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Behav Genet. 1999 Nov;29(6):455-61.

Longitudinal analyses of the determinants of drinking and of drinking to intoxication in adolescent twins.

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  • 1Department of Psychology, Indiana University, Bloomington 47405, USA.


Genetic and environmental determinants of self-reported alcohol consumption were investigated in a sample of 2513 twin pairs who were first assessed at age 16 and were followed-up at age 17. At age 16, 77% of the sample was drinking, and 65% of drinkers reported drinking to intoxication. Both drinking and drinking to intoxication increased at the 1-year follow-up. Model fitting indicated that most of the variance in drinking initiation was due to shared environmental effects but that shared environmental effects were less important, and additive genetic effects were more important, in explaining frequency of drinking among subjects who had already initiated drinking. Similarly, shared environmental effects explained most of the variation in initiation of drinking to intoxication but were less important in explaining frequency of intoxication among subjects who had already initiated drinking to intoxication. The magnitude of genetic and environmental estimates for males and females did not differ significantly, but it was clear that either different genetic factors or different shared environmental factors were influencing males and females. For all drinking variables studied, shared environmental effects decreased from age 16 to age 17, while additive genetic effects increased from age 16 to age 17.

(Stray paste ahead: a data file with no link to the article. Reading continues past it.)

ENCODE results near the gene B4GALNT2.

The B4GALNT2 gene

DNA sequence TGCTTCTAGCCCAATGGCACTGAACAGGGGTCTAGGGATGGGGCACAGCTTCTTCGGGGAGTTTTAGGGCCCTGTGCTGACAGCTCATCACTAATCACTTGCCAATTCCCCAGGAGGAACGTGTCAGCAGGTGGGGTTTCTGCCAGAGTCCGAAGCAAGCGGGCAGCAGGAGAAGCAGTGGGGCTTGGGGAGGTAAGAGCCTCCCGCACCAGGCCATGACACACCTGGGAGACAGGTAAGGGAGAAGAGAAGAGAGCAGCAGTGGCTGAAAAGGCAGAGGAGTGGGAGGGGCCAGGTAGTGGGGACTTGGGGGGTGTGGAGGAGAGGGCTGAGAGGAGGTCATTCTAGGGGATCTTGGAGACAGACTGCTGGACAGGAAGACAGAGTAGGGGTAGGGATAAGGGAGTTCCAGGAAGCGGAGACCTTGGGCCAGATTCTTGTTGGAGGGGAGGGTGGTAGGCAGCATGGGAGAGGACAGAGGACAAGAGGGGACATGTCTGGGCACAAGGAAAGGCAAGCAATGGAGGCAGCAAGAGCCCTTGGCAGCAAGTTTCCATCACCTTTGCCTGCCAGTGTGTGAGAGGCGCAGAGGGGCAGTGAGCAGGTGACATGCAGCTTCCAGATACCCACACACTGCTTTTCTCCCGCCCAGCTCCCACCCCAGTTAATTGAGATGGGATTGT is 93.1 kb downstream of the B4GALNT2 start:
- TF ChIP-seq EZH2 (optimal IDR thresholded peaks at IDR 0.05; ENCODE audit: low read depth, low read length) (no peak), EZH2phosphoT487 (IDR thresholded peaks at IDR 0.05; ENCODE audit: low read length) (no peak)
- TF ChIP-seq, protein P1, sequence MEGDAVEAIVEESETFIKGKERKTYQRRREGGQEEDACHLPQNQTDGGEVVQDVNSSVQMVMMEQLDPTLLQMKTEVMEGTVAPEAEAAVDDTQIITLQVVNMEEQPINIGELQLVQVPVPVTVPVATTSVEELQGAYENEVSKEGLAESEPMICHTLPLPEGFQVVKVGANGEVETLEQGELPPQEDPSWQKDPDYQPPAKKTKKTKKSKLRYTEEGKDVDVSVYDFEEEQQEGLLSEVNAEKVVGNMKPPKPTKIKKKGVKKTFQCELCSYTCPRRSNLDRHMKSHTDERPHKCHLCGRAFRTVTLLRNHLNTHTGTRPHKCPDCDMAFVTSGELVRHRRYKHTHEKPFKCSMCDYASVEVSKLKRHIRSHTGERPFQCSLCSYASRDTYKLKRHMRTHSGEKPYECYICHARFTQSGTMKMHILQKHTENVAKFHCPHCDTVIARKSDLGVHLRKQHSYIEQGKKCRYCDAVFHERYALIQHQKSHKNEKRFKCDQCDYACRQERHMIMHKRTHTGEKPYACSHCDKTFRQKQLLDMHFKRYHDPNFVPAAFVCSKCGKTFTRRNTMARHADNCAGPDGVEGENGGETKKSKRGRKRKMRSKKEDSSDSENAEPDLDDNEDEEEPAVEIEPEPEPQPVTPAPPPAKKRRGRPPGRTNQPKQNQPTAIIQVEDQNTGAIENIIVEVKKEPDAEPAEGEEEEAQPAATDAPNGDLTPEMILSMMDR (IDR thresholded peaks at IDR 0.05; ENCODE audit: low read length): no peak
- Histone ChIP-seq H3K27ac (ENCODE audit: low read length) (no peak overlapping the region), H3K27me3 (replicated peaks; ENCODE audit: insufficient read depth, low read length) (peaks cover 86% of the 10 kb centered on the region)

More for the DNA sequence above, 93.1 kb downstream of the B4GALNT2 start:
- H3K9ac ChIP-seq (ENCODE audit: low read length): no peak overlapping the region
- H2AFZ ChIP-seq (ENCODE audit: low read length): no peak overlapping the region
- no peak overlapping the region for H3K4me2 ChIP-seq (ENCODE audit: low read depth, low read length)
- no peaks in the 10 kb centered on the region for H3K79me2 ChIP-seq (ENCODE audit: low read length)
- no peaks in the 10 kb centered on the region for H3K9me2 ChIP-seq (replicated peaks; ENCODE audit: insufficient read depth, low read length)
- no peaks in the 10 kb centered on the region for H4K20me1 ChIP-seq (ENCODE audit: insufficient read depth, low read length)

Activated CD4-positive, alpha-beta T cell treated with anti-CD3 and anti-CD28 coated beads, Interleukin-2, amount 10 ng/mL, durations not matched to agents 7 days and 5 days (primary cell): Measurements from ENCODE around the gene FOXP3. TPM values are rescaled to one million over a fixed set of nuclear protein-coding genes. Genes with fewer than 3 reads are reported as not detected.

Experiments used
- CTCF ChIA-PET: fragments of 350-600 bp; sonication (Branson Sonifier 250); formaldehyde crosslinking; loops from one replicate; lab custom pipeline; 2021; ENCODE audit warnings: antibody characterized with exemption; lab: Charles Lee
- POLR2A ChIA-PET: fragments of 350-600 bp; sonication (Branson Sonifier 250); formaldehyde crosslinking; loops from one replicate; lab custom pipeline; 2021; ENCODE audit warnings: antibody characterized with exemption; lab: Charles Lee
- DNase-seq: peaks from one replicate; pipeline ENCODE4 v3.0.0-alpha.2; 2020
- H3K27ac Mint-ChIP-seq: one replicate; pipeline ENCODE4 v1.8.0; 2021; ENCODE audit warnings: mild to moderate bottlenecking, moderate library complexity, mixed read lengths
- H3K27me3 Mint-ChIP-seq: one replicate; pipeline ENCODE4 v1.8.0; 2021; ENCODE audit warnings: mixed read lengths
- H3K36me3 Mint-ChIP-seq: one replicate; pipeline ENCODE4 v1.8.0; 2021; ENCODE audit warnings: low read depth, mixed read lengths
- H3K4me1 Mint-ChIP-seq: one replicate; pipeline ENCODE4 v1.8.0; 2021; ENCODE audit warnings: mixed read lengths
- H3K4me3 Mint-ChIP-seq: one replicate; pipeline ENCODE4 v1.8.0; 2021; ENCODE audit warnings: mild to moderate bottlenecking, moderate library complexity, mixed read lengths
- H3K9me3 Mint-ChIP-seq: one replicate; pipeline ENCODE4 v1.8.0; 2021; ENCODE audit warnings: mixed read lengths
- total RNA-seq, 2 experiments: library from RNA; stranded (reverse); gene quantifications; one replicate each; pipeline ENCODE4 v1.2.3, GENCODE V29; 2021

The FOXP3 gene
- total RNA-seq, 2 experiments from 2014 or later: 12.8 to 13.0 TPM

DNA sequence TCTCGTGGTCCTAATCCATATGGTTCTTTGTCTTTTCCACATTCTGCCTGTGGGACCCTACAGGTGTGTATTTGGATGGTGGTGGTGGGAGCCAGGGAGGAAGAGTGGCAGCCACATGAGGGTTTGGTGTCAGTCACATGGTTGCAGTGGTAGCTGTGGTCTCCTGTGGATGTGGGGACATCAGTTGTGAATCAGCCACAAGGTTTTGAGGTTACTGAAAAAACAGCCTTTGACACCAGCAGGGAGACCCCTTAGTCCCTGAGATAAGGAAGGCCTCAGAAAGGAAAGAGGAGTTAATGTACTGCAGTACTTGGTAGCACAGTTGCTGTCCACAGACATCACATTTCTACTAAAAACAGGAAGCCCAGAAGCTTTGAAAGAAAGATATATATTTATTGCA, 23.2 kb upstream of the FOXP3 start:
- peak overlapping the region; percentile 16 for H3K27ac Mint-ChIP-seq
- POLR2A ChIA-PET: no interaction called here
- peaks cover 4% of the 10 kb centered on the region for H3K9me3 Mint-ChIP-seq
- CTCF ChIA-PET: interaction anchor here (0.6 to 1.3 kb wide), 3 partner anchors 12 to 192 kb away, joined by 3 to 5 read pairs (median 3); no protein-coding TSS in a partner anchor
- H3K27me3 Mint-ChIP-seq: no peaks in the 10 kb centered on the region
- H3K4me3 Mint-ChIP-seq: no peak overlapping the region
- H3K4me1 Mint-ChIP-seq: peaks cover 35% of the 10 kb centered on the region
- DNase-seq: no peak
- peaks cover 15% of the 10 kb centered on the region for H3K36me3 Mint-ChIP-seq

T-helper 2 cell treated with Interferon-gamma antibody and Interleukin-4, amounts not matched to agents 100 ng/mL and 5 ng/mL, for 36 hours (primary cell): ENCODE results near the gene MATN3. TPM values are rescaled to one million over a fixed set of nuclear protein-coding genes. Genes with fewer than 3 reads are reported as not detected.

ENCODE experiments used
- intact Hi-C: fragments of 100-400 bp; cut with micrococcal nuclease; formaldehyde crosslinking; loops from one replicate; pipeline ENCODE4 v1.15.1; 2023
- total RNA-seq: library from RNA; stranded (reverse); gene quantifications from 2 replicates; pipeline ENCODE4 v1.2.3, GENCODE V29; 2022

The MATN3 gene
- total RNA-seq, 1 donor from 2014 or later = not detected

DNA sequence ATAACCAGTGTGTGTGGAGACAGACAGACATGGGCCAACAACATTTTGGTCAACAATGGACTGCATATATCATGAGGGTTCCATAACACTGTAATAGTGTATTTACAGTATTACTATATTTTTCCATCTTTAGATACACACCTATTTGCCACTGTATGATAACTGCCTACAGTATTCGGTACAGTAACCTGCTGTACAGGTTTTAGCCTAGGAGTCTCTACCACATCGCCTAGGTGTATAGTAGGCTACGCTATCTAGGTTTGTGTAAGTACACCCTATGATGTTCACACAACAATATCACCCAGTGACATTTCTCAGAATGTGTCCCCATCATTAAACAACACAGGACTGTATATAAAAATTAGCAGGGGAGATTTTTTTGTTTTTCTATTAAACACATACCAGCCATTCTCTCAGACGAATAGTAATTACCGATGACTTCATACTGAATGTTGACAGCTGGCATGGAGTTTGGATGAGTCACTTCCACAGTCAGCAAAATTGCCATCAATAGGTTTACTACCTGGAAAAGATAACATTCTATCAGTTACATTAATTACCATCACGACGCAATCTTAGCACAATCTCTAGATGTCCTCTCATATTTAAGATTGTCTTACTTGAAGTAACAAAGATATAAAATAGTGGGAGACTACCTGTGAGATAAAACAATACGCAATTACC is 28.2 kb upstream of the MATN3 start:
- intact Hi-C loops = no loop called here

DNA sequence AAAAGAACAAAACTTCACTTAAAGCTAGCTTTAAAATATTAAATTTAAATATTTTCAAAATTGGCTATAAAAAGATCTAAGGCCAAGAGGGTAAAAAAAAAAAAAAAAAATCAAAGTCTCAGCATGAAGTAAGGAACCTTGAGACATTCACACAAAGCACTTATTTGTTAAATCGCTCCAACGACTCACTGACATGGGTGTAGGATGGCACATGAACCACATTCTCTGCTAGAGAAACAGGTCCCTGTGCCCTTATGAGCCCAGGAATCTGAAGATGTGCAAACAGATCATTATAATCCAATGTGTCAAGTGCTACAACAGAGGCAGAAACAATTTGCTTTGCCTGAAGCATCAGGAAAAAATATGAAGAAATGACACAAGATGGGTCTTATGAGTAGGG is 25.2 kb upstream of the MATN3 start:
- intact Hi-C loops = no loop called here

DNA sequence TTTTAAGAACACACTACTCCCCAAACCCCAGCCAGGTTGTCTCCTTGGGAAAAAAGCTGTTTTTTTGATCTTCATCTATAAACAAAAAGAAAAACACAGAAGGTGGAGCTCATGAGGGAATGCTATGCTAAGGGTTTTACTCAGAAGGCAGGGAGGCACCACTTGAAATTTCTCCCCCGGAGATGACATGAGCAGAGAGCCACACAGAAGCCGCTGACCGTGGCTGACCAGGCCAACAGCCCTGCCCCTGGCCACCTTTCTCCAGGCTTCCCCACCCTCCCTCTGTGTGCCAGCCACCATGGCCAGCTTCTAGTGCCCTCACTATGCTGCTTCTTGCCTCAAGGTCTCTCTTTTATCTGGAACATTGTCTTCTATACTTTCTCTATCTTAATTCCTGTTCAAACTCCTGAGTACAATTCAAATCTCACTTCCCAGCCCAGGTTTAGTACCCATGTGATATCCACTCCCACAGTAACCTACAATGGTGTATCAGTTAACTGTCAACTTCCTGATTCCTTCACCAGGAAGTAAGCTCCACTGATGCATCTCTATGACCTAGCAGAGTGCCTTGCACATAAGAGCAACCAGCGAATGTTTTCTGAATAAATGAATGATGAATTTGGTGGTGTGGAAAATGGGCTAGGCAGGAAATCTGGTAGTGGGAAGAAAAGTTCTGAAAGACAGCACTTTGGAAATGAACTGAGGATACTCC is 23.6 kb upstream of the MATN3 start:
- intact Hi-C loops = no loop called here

[PubMed - indexed for MEDLINE]
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